From behind China’s great firewall with its draconian COVID measures and cultural restrictions, BANK makes its triumphant debut in the city of Angels with a cross-generational selection of artists whose careers and practices are interwoven with the cultural fabric of LA. Bai Yiyi’s canvas’ reflect the schizophrenic nature of image circulation today. He splinters together images of Hollywood, news, and ads to form textured psychological abstractions. Liang Hao’s hyper-realistic and psychologically charged oil paintings have garnered critical and popular acclaim worldwide. Inspired by anthropologist Andre Leroi-Gourhan’s text Gesture and Speech, Liang muses on the human hand as both a technical and expressive extension of the mind. Lin Ke’s meta ‘Sky Painting” installation works, recently collected by LACMA and MoCA LA, set the tone. Riffing off our interactive digital lives he conflates the virtual space of the computer with the booth’s architecture. Sun Yitian, with her populist, hyper-realist paintings highlighting the vacuous nature of materialist values. Her works gained attentions from worldwide museums and institutions. Patty Chang’s solo at ICA, LA as well as her recent LACMA art+tech grant award helped to forge her legacy as one of her generation’s most important performance artists. Here we show her blown-glass female-urinary device sculptures. Chen Tianzhuo, whose immersive performances dazzle and shock viewers across the globe, including those of the Broad Museum, show their 3-D animation produced in LA depicting mythological heaven and hell.


Commonwealth & Council

Artist Lotus L. Kang

All images courtesy of the artist and Commonwealth and Council, Los Angeles, Mexico City.

Lotus L. Kang photo: Paul Salveson


Commonwealth and Council presents Lotus L. Kang and Suki Seokyeong Kang for Frieze Los Angeles 2024. This presentation features bodies of work by Lotus L. Kang’s from their exhibition at Chisenhale Gallery, London.

Showcasing a diverse array of works— the sculptures evoking Korean ink paintings comprised of industrial steel and hand-hewn thread and reed mats; flesh-colored light-sensitive unfixed films by Lotus L. Kang compose uncanny juxtapositions of varied materials nodding to embodied memory and inherited traditions to unfurl a scenography that underscore how nature is ever changing, weaving a narrative of togetherness touching on the relationships between individuals and society, personal and collective history, and the body and the landscape.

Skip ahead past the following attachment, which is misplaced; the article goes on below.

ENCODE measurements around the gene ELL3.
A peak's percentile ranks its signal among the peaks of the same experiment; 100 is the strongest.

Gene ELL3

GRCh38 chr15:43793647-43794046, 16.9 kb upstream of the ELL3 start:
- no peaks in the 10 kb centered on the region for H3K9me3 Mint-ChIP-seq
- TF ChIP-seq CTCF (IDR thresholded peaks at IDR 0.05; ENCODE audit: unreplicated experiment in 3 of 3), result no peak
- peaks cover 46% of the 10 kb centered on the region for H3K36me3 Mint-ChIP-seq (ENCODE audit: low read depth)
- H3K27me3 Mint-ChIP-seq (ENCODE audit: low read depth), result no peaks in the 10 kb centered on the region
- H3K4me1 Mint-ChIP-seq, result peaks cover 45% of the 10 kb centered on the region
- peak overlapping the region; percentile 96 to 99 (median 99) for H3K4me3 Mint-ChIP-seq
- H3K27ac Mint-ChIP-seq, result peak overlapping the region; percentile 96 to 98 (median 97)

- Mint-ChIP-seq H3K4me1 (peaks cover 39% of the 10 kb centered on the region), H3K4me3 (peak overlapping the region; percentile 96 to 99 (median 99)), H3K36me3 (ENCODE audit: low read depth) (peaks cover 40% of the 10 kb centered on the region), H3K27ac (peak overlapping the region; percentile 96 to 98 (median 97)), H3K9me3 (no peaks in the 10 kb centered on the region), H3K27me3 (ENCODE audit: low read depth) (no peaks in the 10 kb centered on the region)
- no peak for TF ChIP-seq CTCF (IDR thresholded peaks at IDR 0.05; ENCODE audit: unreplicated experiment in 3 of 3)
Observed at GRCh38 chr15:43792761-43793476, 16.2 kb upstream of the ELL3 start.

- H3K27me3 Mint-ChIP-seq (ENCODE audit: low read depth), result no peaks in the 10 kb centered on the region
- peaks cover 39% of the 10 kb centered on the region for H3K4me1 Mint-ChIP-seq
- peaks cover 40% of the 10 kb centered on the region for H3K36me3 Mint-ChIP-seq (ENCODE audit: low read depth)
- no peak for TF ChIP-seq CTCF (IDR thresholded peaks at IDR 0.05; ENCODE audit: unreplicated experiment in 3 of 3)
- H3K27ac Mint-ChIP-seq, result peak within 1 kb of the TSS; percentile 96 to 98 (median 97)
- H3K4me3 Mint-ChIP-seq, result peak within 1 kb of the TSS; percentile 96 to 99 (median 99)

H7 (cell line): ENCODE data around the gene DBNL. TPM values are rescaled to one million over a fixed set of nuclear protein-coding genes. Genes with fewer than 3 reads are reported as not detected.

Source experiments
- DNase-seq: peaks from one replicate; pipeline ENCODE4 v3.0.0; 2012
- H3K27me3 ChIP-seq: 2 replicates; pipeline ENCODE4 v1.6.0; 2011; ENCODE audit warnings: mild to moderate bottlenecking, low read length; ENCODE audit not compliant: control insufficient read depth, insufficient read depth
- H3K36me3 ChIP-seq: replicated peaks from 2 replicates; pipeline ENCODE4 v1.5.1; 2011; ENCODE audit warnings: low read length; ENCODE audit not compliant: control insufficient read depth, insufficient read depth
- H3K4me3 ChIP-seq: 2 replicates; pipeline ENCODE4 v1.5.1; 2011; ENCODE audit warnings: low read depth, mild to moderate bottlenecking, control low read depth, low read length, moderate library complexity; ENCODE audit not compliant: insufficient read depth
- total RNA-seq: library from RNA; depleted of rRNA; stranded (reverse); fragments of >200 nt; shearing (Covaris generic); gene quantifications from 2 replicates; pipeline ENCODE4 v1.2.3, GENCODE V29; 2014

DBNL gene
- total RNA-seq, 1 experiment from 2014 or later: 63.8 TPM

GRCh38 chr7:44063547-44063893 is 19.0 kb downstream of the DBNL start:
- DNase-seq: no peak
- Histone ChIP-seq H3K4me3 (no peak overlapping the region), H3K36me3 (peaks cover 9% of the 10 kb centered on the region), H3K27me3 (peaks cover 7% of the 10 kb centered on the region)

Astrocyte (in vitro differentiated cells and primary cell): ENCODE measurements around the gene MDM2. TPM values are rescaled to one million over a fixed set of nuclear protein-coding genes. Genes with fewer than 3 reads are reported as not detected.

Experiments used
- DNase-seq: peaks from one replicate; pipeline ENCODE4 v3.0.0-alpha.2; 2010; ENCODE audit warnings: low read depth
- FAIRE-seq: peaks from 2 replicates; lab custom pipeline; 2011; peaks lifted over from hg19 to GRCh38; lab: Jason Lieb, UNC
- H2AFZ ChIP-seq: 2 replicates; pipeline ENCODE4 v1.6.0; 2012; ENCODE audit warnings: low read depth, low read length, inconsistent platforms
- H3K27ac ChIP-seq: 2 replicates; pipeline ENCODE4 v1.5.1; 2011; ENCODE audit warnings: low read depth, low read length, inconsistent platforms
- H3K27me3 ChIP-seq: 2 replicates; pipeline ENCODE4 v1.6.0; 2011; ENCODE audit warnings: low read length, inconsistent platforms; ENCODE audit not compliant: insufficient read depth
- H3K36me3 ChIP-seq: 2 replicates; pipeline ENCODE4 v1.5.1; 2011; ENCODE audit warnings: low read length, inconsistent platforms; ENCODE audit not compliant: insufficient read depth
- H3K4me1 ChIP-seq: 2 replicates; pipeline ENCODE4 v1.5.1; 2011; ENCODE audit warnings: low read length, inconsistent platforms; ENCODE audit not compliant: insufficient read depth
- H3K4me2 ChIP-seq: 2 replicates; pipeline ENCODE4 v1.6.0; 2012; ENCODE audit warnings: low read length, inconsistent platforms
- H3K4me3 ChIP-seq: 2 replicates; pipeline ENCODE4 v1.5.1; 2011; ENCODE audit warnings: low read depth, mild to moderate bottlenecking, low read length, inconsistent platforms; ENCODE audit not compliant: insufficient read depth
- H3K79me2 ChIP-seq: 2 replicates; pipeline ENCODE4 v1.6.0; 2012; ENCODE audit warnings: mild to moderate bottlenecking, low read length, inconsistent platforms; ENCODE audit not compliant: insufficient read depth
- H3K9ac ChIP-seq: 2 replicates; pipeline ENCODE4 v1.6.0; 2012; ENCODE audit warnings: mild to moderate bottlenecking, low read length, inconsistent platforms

Sow & Tailor

Artist Javier Ramirez


Sow & Tailor presented a solo presentation by Los Angeles-based artist Javier Ramirez in the Focus section curated by Essence Harden. Javier Ramirez presents a new body of work featuring a suite of paintings and sculpture that explores a unique shared history of Angelino immigrant life.

Ramirez’s presentation serves as a testament to Los Angeles, with a particular focus on the immigrant communities that have significantly shaped the city’s landscape – the suburban gardeners of LA. Through his practice, Ramirez delves into the gardening practices of both the Japanese and Latinos, shedding light on their profound influence on our city.

The Japanese, who brought their timeless gardening knowledge to the West Coast in the early 20th century, find their story artfully depicted in Ramirez’s work. Drawing from his own decade-long career as a bonsai gardener, Ramirez pays homage to the cultural exchange that has flourished in California soil. Ramirez is aware of the often overlooked contributions of Latino immigrants, specifically jardineros, who tirelessly maintain order in Los Angeles’s suburban

neighborhoods. His work beautifully captures the essence of their labor and its impact on the city’s vibrant streets. Ramirez’s work showcases an amalgamation of elements from Japanese and Latino aesthetics. In a brilliant fusion of cultures, a box-shaped structure reminiscent of Catholic shrines in Latino households finds resonance with Shinto pagodas from Japan. His sculptures, meticulously placed on pedestals following bonsai display principles, come to life with a harmony that mirrors the beauty of nature.



Artist Eduardo Sarabia


Eduardo Sarabia’s (b. Los Angeles, USA, 1976)  lives and works in Guadalajara, Mexicowork has largely been inspired by the independent economies and folk history of northern Mexico. He frequently works with the materials favoured by local craftspeople, using ceramic tiles, hand-woven textiles, and glass to create sculptures and installations that address the complex exchanges—social, cultural, and material—that occur when this region and its history encounters outsiders.